Additionally, the petitioner must have specifically told the state court that he was raising a federal constitutional claim. Duncan, 513 U.S. at 365-66; Lyons v. Crawford, 232 F.3d 666, 669 (9th Cir. 2000), amended, 247 F.3d 904 (9th Cir. 2001); Hiivala v. Wood, 195 F.3d 1098, 1106 (9th Cir. 1999); Keating v. Hood, 3 133 F.3d 1240, 1241 (9th Cir. 1998). In Duncan, the United States Supreme Court reiterated the rule as follows:

In Picard v. Connor, 404 U.S. 270, 275...(1971), we said that exhaustion of state remedies requires that petitioners "fairly presen[t]" federal claims to the state courts in order to give the State the "'opportunity to pass upon and correct' alleged violations of the prisoners' federal rights" (some internal quotation marks omitted). If state courts are to be given the opportunity to correct alleged violations of prisoners' federal rights, they must surely be alerted to the fact that the prisoners are asserting claims under the United States Constitution. If a habeas petitioner wishes to claim that an evidentiary ruling at a state court trial denied him the due process of law guaranteed by the Fourteenth Amendment, he must say so, not only in federal court, but in state court.

Duncan, 513 U.S. at 365-366. The Ninth Circuit examined the rule further in Lyons v. Crawford, 232 F.3d 666, 668-69 (9th Cir. 2000), as amended by Lyons v. Crawford, 247 F.3d 904, 904-05 (9th Cir. 2001), stating:

Our rule is that a state prisoner has not "fairly presented" (and thus exhausted) his federal claims in state court unless he specifically indicated to that court that those claims were based on federal law. See, Shumway v. Payne, 223 F.3d 982, 987-88 (9th Cir. 2000). Since the Supreme Court's decision in Duncan, this court has held that the petitioner must make the federal basis of the claim explicit either by citing federal law or the decisions of federal courts, even if the federal basis is "self-evident," Gatlin v. Madding, 189 F.3d 882, 889 (9th Cir. 1999) (citing Anderson v. Harless, 459 U.S. 4, 7... (1982)), or the underlying claim would be decided under state law on the same considerations that would control resolution of the claim on federal grounds, see, e.g., Hiivala v. Wood, 195 F.3d 1098, 1106-07 (9th Cir. 1999); Johnson v. Zenon, 88 F.3d 828, 830-31 (9th Cir. 1996); Crotts, 73 F.3d at 865.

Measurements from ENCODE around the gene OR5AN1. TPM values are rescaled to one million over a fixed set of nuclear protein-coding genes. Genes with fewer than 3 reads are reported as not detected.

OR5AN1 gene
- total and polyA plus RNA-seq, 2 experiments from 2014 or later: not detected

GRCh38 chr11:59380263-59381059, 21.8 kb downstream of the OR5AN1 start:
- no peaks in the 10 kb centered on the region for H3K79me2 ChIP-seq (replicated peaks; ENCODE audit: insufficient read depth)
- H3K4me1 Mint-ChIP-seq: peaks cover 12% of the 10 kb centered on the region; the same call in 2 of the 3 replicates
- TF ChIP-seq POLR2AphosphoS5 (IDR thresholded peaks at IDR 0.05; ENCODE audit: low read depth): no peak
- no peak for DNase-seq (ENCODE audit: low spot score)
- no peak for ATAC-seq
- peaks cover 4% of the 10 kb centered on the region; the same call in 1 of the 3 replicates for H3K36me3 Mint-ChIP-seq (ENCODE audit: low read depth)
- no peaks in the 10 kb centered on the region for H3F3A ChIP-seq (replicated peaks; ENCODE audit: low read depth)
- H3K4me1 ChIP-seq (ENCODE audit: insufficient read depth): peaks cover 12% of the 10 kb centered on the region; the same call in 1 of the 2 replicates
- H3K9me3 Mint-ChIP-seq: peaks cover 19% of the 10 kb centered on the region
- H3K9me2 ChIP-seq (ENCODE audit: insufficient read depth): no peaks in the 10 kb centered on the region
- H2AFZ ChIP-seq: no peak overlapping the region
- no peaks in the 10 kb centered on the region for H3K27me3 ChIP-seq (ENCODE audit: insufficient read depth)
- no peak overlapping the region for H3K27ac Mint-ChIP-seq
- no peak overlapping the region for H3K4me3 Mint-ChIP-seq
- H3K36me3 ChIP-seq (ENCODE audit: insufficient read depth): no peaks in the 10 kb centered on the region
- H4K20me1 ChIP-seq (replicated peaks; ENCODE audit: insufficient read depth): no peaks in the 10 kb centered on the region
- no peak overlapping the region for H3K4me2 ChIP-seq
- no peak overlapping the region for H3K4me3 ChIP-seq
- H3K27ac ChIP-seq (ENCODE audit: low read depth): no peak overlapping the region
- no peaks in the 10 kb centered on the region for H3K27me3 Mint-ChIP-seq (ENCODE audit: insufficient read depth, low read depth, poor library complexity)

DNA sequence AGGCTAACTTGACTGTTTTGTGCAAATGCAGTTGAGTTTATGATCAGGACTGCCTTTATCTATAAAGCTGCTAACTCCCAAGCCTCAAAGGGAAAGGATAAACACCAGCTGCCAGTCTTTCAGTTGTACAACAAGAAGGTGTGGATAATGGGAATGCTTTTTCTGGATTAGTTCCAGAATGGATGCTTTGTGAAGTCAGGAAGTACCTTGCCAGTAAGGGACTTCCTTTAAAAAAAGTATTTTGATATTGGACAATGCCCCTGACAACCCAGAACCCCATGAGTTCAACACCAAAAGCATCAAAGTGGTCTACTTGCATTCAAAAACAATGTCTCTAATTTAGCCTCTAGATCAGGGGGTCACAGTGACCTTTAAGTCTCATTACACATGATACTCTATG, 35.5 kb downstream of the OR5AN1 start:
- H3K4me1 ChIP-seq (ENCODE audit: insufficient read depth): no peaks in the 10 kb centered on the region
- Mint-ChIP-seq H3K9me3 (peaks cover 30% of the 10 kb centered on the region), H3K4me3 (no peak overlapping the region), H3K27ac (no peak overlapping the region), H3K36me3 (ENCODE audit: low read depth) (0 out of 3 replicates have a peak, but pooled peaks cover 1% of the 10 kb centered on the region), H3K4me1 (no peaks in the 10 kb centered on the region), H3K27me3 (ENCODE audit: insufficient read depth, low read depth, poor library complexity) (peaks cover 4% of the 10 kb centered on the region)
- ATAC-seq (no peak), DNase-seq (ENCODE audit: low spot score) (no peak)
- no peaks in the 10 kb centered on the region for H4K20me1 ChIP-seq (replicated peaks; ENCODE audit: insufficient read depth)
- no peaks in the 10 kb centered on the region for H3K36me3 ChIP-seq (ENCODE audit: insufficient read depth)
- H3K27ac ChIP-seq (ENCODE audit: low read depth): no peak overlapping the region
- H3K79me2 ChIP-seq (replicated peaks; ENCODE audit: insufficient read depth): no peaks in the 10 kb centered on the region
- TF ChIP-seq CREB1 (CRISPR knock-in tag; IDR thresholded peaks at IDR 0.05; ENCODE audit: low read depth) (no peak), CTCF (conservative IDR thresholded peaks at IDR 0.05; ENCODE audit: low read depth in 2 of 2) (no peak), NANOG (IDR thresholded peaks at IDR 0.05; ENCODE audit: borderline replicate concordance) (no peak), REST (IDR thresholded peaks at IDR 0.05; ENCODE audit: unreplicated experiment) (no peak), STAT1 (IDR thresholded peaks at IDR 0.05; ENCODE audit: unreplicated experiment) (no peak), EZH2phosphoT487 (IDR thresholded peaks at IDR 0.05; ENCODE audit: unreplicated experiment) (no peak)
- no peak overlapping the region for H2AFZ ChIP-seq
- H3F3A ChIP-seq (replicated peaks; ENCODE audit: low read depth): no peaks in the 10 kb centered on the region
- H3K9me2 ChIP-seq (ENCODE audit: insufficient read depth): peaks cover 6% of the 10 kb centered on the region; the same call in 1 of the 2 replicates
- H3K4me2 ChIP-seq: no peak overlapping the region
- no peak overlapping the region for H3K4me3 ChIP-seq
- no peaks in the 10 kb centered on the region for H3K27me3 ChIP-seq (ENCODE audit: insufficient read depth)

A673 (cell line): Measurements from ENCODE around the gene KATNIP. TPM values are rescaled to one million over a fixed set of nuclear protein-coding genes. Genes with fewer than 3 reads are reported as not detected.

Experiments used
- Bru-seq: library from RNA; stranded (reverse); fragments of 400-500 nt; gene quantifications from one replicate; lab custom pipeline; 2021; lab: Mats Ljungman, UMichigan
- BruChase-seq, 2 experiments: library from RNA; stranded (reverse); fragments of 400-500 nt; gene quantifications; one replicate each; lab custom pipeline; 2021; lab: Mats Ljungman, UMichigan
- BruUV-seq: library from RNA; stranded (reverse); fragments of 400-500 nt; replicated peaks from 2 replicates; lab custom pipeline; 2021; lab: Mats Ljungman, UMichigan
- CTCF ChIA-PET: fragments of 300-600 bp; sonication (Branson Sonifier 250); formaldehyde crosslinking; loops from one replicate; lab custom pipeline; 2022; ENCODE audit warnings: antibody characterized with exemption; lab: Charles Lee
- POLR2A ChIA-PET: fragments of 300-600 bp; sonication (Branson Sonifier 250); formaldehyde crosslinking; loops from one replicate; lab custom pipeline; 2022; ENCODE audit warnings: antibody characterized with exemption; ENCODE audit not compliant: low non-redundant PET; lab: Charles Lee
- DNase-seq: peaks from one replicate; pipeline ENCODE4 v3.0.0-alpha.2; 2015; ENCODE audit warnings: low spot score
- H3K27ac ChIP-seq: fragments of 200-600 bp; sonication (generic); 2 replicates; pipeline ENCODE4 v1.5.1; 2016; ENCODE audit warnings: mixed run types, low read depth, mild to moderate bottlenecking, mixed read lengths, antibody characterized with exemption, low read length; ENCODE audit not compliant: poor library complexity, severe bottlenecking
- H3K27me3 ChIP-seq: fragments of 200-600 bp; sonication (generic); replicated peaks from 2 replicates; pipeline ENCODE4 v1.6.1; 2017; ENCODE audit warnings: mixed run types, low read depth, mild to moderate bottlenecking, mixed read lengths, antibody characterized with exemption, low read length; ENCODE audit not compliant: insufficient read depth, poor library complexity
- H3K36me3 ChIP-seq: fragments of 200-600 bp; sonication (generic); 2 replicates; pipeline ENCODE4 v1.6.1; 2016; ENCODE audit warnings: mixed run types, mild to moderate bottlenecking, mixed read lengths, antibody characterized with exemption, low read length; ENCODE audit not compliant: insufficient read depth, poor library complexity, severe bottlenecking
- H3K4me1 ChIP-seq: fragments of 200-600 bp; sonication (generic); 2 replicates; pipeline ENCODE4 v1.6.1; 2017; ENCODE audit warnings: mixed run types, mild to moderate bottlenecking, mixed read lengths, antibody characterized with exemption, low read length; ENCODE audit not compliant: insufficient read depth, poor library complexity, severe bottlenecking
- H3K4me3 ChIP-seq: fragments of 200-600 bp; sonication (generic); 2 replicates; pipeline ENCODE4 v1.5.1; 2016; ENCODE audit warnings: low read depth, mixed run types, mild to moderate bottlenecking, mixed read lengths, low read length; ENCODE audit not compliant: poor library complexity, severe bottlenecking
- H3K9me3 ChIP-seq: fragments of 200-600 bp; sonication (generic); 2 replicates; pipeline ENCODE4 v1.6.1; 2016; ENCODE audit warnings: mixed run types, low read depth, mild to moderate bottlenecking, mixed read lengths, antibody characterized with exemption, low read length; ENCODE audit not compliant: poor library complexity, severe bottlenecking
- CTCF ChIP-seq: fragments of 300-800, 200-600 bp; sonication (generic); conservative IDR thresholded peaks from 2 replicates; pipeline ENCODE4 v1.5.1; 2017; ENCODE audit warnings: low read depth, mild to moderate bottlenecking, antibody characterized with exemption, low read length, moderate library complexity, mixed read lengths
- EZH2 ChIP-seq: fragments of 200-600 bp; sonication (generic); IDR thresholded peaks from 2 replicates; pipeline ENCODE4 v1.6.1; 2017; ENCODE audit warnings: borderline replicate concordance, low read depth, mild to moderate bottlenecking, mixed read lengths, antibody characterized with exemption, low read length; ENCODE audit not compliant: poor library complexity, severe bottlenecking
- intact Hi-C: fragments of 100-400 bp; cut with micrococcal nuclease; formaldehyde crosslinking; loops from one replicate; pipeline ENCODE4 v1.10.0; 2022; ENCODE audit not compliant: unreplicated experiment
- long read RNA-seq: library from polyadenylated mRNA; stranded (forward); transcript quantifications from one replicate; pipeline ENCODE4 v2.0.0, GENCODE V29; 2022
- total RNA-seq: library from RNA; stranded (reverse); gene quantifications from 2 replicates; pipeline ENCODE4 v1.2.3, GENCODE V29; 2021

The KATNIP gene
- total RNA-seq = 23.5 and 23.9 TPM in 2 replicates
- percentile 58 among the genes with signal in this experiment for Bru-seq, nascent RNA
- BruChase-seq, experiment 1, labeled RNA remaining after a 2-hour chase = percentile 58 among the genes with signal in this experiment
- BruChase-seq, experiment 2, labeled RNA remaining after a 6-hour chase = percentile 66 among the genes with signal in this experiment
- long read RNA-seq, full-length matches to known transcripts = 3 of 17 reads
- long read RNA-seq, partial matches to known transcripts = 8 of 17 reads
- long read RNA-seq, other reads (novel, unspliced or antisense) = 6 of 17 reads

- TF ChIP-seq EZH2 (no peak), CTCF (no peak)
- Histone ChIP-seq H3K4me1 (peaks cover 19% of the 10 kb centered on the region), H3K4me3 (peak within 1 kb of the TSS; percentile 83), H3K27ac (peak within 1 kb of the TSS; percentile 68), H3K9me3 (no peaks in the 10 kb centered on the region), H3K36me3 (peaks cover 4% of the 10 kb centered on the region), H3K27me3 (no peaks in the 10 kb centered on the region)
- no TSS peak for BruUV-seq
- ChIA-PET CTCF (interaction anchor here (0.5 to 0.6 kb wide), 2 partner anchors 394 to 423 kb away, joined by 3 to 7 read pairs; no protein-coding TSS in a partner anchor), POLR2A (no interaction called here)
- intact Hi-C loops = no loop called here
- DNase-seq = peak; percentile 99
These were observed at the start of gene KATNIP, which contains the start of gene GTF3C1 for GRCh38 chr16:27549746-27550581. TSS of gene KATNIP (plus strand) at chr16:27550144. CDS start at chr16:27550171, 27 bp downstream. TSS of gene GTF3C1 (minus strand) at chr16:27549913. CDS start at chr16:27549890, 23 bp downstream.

In Johnson, we explained that the petitioner must alert the state court to the fact that the relevant claim is a federal one without regard to how similar the state and federal standards for reviewing the claim may be or how obvious the violation of federal law is.

Lyons v. Crawford, 232 F.3d 666, 668-69 (9th Cir. 2000), as amended by Lyons v. Crawford, 247 F.3d 904, 904-05 (9th Cir. 2001).

Where none of a petitioner's claims has been presented to the highest state court as required by the exhaustion doctrine, the Court must dismiss the petition. Raspberry v. Garcia, 448 F.3d 1150, 1154 (9th Cir. 2006); Jiminez v. Rice, 276 F.3d 478, 481 (9th Cir. 2001). The authority of a court to hold a mixed petition in abeyance pending exhaustion of the unexhausted claims has not been extended to petitions that contain no exhausted claims. Raspberry, 448 F.3d at 1154.

Petitioner raises the following grounds in the petition: 1) ineffective assistance of counsel based on a) counsel's failure to move to strike inadmissible character evidence in the form of testimony of a car dealer that she was scared of Petitioner when he bought a car before the incidents constituting the offenses, and b) trial and appellate counsel's failure to raise Petitioner's mental condition in his defense (pet. 5-6); 2) the trial court's failure to instruct that the victim's hearsay statement to a medical examiner was not admissible for the truth of the matters asserted, which resulted in improper bolstering of the victim's trial testimony (pet. 7); 3) ineffective assistance of counsel in failing to request an instruction concerning the use of the prior hearsay statement of the victim (pet. 8-9); and 4) cumulative error (pet. 10-11).